Impact of Anti-Social Networking Website Legislation on Higher Education

We’ve seen and are continuing to see attempts by state and federal legislators to restrict the use of social networking sites like Facebook and MySpace on computers with Internet access funded by the (state or federal) government. Although DOPA was not passed into law last year, Sen. Stevens introduced a similar law earlier this year. State legislators in Connecticut and Illinois have introduced similar legislation.

I am neither a lawyer nor an experienced policy junkie so my understanding of the detailed specifics of these proposed laws is likely incomplete and possibly outright wrong in some areas. As best as I can tell from reading the bills and the media reports surrounding them, the federal bill, the Protecting Children in the 21st Century Act, requires that minors not be allowed to use computers with Internet access funded by the federal government (e-rate) to access “social networking websites” and “chat rooms” without parental permission. Connecticut’s law levies a $5,000 fine on social networking websites that fail to verify the age of participants and require parental permission for minors to participate. Illinois’ proposed law is the most stringent; it requires that “each public library must prohibit access to social networking websites on all computers made available to the public in the library [and] each public school must prohibit access to social networking websites on all computers made available to students in the school.”

As a university administrator, I wonder if we have paid enough attention to these and similar proposed laws to gauge their impact on our pre-matriculation programs. In other words, would these proposed laws have an impact on online orientation or similar programs that are aimed at applicants, interested high school students, and other minors? The answer seems to be a clear “yes” for those institutions whose programs have taken on characteristics of social networking. However, the precise definition of “social networking website” has yet to be crafted; for the federal law, it will take into account if the service:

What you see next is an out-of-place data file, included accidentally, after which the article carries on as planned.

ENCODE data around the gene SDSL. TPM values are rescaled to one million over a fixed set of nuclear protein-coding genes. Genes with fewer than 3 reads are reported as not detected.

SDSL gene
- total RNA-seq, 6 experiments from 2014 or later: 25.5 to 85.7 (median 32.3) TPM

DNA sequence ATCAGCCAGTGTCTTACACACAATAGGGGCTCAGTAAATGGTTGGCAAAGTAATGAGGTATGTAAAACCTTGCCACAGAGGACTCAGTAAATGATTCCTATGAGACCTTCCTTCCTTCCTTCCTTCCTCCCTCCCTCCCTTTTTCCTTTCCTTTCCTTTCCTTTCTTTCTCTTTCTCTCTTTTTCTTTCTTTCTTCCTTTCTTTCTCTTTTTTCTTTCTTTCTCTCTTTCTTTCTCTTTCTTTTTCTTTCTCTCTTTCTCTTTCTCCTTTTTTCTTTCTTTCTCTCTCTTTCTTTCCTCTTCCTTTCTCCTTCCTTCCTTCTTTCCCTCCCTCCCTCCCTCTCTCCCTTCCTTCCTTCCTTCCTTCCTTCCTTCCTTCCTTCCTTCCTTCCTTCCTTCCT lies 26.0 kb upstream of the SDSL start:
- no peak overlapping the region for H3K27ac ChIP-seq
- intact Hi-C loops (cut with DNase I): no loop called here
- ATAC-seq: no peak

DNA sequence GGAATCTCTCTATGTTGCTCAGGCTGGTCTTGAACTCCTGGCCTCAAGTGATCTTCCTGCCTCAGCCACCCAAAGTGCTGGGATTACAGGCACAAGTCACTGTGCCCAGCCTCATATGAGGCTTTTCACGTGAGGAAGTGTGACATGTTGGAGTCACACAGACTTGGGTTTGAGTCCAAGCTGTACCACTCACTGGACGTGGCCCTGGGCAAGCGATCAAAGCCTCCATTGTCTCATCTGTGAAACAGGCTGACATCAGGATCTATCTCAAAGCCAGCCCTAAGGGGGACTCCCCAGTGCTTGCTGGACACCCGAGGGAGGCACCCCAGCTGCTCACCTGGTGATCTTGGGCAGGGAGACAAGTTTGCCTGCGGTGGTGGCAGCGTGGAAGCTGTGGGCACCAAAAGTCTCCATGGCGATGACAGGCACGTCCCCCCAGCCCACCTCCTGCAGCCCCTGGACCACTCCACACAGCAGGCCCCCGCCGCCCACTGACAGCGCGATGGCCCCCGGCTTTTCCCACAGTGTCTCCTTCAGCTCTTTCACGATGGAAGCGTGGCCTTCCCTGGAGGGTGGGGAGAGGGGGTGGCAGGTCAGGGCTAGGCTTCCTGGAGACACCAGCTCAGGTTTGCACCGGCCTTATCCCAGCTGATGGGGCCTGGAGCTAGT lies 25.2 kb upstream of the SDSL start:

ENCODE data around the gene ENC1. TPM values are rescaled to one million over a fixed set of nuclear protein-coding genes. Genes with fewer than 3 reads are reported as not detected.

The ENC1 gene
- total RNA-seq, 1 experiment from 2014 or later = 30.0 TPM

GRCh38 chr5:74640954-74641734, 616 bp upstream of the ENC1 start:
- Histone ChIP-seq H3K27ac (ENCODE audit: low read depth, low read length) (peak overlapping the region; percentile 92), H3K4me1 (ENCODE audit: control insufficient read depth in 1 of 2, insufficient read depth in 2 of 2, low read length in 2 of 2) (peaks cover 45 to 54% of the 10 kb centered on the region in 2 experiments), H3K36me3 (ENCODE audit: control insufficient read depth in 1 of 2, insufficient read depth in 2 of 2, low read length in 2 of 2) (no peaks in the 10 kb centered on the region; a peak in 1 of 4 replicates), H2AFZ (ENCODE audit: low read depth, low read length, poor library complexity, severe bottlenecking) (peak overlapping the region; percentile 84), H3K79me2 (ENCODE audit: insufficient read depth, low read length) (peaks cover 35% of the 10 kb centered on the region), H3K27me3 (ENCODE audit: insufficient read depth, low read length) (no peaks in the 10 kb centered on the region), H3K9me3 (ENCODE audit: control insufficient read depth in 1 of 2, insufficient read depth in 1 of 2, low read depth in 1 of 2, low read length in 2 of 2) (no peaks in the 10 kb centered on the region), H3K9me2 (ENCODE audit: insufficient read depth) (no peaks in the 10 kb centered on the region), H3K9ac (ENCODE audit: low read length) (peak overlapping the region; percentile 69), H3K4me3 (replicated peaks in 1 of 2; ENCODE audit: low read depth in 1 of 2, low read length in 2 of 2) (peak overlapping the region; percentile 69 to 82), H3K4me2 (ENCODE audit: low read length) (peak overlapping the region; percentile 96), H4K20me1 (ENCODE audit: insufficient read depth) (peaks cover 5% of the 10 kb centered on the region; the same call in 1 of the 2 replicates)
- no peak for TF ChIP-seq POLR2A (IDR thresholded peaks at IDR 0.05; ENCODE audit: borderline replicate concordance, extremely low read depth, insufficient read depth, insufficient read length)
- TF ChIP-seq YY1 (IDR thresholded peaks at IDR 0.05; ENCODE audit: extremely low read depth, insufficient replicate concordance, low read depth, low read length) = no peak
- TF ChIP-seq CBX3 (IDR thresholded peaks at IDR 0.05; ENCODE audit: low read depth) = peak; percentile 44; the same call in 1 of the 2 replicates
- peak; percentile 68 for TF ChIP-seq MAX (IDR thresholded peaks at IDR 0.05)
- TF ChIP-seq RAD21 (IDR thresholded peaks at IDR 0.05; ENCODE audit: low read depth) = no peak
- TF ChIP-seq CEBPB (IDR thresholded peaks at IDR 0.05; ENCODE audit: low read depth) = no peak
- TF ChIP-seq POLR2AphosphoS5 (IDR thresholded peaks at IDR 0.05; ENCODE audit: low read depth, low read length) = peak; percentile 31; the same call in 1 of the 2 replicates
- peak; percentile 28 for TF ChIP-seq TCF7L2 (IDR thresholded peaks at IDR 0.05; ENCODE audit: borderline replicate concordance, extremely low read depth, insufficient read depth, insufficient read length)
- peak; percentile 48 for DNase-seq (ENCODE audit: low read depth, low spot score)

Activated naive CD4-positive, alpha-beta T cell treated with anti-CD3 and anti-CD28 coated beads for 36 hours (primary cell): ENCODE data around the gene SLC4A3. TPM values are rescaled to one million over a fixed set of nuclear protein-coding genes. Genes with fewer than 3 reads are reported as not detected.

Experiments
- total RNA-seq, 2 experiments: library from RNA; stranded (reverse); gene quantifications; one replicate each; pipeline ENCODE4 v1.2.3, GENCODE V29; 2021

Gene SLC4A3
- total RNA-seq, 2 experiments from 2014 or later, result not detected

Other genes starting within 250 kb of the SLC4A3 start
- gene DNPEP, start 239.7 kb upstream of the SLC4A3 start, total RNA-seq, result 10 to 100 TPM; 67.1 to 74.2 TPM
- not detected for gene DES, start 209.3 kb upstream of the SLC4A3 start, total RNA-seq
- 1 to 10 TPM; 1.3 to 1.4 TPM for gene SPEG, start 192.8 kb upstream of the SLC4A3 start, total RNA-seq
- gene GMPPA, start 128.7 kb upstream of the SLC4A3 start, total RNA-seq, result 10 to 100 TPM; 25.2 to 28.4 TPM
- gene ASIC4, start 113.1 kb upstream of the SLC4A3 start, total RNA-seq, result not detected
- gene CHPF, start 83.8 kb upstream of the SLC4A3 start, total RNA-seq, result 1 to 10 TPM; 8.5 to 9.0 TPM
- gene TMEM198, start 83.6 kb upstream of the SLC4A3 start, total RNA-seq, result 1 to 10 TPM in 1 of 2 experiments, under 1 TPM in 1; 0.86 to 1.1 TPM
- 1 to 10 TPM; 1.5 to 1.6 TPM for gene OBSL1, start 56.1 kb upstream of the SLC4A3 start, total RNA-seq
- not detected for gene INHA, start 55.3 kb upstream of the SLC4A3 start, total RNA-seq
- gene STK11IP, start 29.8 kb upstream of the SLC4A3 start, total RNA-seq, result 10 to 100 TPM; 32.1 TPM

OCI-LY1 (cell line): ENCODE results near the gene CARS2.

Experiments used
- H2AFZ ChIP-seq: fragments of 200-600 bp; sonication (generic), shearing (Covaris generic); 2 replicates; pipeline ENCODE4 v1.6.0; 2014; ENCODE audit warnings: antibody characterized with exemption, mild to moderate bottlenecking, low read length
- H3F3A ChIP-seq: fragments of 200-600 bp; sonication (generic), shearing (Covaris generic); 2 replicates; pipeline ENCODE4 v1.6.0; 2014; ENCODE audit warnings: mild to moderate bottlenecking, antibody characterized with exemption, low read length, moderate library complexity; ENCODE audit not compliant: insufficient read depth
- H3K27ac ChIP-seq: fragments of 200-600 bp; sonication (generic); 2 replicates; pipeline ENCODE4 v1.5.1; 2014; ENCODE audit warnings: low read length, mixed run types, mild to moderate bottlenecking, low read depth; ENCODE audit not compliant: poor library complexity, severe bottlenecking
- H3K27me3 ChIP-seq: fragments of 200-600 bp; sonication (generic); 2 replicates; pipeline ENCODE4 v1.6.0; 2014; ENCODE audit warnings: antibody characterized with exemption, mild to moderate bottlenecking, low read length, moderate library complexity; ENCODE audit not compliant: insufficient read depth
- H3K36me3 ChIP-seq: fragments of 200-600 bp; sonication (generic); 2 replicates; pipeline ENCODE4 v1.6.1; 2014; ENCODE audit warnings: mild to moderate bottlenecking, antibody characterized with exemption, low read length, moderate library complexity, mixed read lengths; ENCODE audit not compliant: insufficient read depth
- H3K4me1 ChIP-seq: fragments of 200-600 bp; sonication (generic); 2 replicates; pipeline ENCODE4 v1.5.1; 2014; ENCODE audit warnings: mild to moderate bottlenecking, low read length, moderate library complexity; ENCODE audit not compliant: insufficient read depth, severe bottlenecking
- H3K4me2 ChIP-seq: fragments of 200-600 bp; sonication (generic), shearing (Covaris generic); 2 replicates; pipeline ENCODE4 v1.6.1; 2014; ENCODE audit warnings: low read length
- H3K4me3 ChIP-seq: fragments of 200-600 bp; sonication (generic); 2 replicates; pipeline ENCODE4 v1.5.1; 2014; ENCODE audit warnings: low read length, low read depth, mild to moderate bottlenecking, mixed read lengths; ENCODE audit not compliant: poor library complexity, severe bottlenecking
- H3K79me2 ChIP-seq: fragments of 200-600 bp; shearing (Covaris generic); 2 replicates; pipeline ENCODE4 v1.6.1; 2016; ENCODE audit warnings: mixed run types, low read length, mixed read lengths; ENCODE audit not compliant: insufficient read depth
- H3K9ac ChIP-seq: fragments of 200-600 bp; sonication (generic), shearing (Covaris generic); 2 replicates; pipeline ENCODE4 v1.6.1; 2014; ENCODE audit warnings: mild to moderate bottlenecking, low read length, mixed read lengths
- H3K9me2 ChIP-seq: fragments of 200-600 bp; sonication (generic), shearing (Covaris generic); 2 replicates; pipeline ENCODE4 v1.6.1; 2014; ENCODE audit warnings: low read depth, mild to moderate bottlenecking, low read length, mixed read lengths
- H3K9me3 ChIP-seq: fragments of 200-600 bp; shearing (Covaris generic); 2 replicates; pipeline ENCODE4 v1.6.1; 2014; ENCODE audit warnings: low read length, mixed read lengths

• is offered by a commercial entity
  • permits registered users to create an on-line profile that includes detailed personal information
  • permits registered users to create an on-line journal and share such a journal with other users
  • elicits highly-personalized information from users
  • enables communication among users

For some of the proposed bills, requiring that the users supply proof of their age and secure parental permission for minors to participate would satisfy the legislative requirements. That seems like a low bar for colleges and universities, particularly if the users are those who have already applied to the institution and thus already supplied proof of age; it’s only one more bullet point on the application form signed by the applicant and, if necessary, mom or dad. Of course, this completely dodges the question of how the laws would actually be enforced in libraries and schools, how easy it will be to overcome the necessary technological filters and restrictions, what evidence would be necessary for librarians or teachers to allow minors to access social networking sites, etc.

The primary concern of many who perform research into youths’ use of social networking sites is the disparate impact this legislation would have on youths whose primary Internet access occurs at school or the library. That concern should hold true for college and university administrators as this proposed legislation would have a negative and disproportionate impact on prospective students with a low SES. It seems to me that this legislation may strengthen continued concerns about the widening SES gap in America between those attend college and those who do not. Further, this proposed legislation may harm efforts to attract students with low SES and help them fit into the college environment in that crucial first year.